Shortages of Human Resources for Health (HRH) in rural areas are often driven by poor working and living conditions, inadequate salaries and benefits, lack of training and career development opportunities amongst others. The South African government has adopted a human resource strategy for the health sector in 2011 aimed at addressing these challenges. This study reviews the challenges faced by health personnel against government strategies aimed at attracting and retaining health personnel in these underserved areas. The study was conducted in six primary health care service sites in the Hlabisa sub-district of Umkhanyakude, located in northern KwaZulu-Natal, South Africa. The study population comprised 25 health workers including 11 professional nurses, 4 staff nurses and 10 doctors (4 medical doctors, 3 foreign medical doctors and 3 doctors undertaking community service). Qualitative data were collected from semi-structured interviews and analysed using thematic analysis. Government initiatives including the rural allowance, deployment of foreign medical doctors and the presence of health personnel undertaking their community service in rural areas are positively viewed by health personnel working in rural health facilities. However, poor living and working conditions, together with inadequate personal development opportunities, remain unresolved challenges. It is these challenges that will continue to dissuade experienced health personnel from remaining in these underserved areas. South Africa's HRH strategy for the Health Sector 2012/13-2015/16 had highlighted the key challenges raised by respondents and identified strategies aimed at addressing these challenges. Implementation of these strategies is key to improving both living and working conditions, and providing health personnel with opportunities for further development will require inter-ministerial collaboration if the HRH 2030 objectives are to be realised.

  1. Adopting and implementing nutrition guidelines in recreational facilities: tensions between public health and corporate profitability.

    Science.gov (United States)

    Olstad, Dana Lee; Raine, Kim D; McCargar, Linda J

    2013-05-01

    Little is known about how public entities can partner with industry to achieve public health goals. We investigated industry's perspective of factors that influenced their adoption and implementation of voluntary, government-issued nutrition guidelines (Alberta Nutrition Guidelines for Children and Youth, ANGCY) in recreational facilities. In-depth semi-structured interviews were conducted. Data were analysed using directed content analysis. Food services in recreational facilities. Seven managers from industry participated; five from companies that had adopted and implemented the ANGCY (adopters) in recreational facilities and two from companies that had not (non-adopters). Industry views nutrition guidelines through the lens of profitability. Non-adopters were unwilling to implement the ANGCY for fear of sacrificing short-term profitability, whereas adopters adhered to them in an attempt to position themselves for long-term profitability. Adopters faced barriers including few resources, no training, complex guidelines, low availability of and demand for ANGCY-compliant products, competitive pressures and substantial declines in revenue. Managers believed widespread voluntary adoption of the ANGCY was unlikely without government incentives and/or a mandate, as the environmental context for voluntary action was poor. All managers supported government-mandated implementation of the ANGCY to level the playing field upon which companies compete. Public-private partnerships in recreational facilities can embrace public health goals in the short term, provided industry perceives potential for long-term financial gain. Widespread uptake of voluntary nutrition guidelines in this setting is unlikely, however, as market mechanisms do not encourage industry to sell and promote healthier options. Government legislation may therefore be warranted.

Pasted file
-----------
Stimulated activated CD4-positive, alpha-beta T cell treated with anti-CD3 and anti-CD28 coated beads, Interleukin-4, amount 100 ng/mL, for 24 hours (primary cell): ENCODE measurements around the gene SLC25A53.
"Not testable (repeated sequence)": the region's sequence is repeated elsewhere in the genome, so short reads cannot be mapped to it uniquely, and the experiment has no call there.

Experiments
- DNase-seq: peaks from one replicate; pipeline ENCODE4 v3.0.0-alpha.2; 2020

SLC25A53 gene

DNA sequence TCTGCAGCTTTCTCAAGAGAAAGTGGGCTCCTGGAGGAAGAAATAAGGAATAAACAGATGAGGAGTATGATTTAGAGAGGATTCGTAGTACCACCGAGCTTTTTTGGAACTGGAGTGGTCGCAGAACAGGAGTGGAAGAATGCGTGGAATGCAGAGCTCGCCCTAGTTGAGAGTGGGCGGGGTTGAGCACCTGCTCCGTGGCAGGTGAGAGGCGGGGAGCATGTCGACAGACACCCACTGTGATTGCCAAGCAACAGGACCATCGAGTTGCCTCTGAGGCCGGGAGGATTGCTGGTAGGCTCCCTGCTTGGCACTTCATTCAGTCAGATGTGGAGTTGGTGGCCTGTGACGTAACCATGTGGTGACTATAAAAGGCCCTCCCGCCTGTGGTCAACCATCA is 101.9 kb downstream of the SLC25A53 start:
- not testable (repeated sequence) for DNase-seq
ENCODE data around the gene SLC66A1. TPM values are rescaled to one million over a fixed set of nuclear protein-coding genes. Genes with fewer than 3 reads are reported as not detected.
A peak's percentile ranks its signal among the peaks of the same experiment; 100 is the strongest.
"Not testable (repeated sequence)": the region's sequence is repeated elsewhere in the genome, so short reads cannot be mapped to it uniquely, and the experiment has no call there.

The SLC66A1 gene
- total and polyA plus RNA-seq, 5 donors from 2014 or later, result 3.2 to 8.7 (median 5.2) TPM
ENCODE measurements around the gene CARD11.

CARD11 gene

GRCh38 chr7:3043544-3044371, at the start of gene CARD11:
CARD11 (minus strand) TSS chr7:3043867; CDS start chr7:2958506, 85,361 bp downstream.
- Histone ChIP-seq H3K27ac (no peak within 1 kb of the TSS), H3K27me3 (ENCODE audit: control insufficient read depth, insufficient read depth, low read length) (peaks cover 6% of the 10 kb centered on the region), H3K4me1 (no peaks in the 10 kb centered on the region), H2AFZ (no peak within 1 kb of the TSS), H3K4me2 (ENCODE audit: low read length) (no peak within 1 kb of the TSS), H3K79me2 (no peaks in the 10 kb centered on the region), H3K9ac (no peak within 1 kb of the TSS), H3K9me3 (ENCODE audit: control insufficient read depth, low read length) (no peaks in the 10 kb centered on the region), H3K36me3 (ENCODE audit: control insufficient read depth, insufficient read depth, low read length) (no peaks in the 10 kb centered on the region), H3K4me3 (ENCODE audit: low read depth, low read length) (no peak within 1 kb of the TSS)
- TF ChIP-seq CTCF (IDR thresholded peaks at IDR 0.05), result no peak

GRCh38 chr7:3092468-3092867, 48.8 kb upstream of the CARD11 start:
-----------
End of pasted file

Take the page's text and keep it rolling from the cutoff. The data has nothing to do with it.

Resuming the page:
2. Development of mental health first aid guidelines for panic attacks: a Delphi study

    Directory of Open Access Journals (Sweden)

    Jorm Anthony F

    2009-08-01

    Full Text Available Abstract Background Panic attacks are common, and while they are not life-threatening events, they can lead to the development of panic disorder and agoraphobia. Appropriate help at the time that a panic attack occurs may decrease the fear associated with the attack and reduce the risk of developing an anxiety disorder. However, few people have the knowledge and skills required to assist. Simple first aid guidelines may help members of the public to offer help to people who experience panic attacks. Methods The Delphi method was used to reach consensus in a panel of experts. Experts included 50 professionals and 6 people who had experience of panic attacks and were active in mental health advocacy. Statements about how to assist someone who is having a panic attack were sourced through a systematic search of both professional and lay literature. These statements were rated for importance as first aid guidelines by the expert and consumer panels and guidelines were written using the items most consistently endorsed. Results Of 144 statements presented to the panels, 27 were accepted. These statements were used to develop the guidelines appended to this paper. Conclusion There are a number of actions which are considered to be useful for members of the public to do if they encounter someone who is having a panic attack. These guidelines will be useful in revision of curricula of mental health first aid programs. They can also be used by members of the public who want immediate information about how to assist someone who is experiencing panic attacks.